How to Make a Yagi Antenna

The Yagi antenna was developed in the 1920s by two Japanese scientists (this is why it’s sometimes referred to as a Yagi-Uda antenna). The great advantage of a Yagi antenna is its directionality, which means that you can transmit or receive over a long distance in one direction, while leaving out geographic areas to the sides that you don’t need to monitor. Here’s how to make a Yagi antenna that will allow you to expand your shortwave radio coverage.

Things You'll Need

  • Aluminum tubing
  • Cable
  • Nuts, bolts and brackets
  • Power drill
  • Soldering iron

Instructions

  1. How to Make a Yagi Antenna

    • 1

      Make a solid base for your antenna. This will have to withstand whatever Mother Nature will throw at it. Start by figuring out how tall you want your Yagi antenna to be. Set aside four 1.5-inch-diameter aluminum pipes of that diameter. Use a power drill to make holes every six inches in the pipe. Bolt the pipes together with 6-inch pieces of metal. Bolt these in an "X" formation to give your base the maximum strength.

    • 2

      Bracket a 6-foot aluminum pole to your base. This is where you will eventually attach your Yagi antenna. Be sure not to tighten this too much, as you may want to adjust your array to get different directional reception.

    • 3

      Set aside three long pieces of metal to make the three elements of the Yagi antenna. Here is where you need to do some calculations. First, figure out what wavelength you will be using. The longest of the three elements should be shorter than half of this wavelength. The next two should be progressively shorter (about 5 percent, give or take). These will serve as the reflector, driver and director element, respectively.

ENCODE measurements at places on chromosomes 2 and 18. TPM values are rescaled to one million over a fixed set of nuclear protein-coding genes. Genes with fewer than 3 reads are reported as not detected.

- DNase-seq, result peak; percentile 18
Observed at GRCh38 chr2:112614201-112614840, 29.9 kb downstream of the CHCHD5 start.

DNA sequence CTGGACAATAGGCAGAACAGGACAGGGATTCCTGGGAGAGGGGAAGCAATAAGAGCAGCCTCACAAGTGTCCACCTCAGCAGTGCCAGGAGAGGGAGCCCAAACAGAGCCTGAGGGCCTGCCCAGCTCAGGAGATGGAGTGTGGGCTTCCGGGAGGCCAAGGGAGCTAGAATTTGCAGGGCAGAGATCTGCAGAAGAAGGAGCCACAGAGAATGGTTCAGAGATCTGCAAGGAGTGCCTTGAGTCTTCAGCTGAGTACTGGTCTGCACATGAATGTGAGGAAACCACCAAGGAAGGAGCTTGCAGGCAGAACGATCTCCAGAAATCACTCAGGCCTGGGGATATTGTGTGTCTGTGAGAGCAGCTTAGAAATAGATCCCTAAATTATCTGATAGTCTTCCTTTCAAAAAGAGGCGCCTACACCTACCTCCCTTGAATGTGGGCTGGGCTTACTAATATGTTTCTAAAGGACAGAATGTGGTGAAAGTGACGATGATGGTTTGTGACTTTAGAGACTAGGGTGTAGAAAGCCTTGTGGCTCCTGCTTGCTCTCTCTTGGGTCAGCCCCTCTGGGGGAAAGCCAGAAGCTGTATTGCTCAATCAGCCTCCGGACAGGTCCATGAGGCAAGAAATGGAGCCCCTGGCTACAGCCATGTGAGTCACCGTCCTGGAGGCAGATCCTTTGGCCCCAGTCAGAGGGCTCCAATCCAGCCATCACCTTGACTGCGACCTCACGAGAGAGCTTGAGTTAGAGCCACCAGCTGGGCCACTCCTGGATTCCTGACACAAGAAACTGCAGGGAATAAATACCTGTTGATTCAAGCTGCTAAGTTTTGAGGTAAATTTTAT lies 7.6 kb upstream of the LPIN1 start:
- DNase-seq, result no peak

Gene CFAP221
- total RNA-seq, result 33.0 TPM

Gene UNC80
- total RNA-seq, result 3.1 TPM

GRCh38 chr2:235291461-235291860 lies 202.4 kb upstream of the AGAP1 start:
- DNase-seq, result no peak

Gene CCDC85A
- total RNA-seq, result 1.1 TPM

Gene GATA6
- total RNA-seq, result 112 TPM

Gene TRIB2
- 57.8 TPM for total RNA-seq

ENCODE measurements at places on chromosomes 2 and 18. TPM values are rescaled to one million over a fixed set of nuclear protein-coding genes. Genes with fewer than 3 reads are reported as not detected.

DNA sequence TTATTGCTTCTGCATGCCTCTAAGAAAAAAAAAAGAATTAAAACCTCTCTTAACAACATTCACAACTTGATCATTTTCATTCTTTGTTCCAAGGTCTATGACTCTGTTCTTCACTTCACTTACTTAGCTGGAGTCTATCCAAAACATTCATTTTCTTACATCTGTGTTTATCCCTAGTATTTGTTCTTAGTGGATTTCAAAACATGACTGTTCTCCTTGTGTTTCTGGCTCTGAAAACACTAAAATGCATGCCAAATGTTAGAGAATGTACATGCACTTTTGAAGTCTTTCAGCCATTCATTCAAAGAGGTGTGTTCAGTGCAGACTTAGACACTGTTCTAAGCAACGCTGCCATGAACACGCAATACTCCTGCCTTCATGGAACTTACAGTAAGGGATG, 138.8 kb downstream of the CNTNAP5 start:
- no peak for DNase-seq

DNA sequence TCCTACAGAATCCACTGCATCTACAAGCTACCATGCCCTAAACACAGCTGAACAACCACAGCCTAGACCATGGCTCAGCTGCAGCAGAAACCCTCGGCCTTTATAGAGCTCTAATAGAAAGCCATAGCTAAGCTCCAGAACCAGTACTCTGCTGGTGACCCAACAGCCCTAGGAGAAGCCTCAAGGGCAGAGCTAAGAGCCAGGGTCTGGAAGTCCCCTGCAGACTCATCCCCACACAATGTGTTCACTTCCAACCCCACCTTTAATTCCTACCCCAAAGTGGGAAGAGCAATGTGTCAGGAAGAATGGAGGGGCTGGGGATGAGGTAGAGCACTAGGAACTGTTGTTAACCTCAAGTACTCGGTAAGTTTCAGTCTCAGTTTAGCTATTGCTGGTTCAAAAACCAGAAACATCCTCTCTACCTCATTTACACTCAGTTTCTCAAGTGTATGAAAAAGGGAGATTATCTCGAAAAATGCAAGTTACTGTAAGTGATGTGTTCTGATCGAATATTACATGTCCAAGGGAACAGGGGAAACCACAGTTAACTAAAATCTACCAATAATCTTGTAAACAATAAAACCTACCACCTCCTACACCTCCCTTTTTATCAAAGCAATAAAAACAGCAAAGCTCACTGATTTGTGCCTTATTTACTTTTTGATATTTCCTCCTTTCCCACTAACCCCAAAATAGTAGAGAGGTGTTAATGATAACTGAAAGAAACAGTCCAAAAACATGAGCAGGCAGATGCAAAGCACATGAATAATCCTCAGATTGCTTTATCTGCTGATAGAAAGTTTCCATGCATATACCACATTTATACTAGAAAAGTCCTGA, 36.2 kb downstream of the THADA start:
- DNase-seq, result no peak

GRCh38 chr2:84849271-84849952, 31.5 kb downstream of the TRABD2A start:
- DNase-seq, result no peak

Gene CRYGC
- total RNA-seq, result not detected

• 4

      Bolt the elements to a length of pipe. Again, you’ll have to do some calculations. The spacing of the elements is very important to the power of the Yagi antenna. The reflector should be affixed one-quarter wavelength from the driver. Similarly, the director should be affixed one-quarter wavelength from the driver.

    • 5

      Connect the length of cable to the top assembly. You’ll probably want to solder the two together to ensure a true connection.

    • 6

      Put everything together by planting the base in the ground. You may want to cement the antenna’s base into the ground, depending on how long you’ll be using the Yagi antenna. Carefully bolt the top assembly to the pipe extending from the base and line it up in the direction you most want to monitor.

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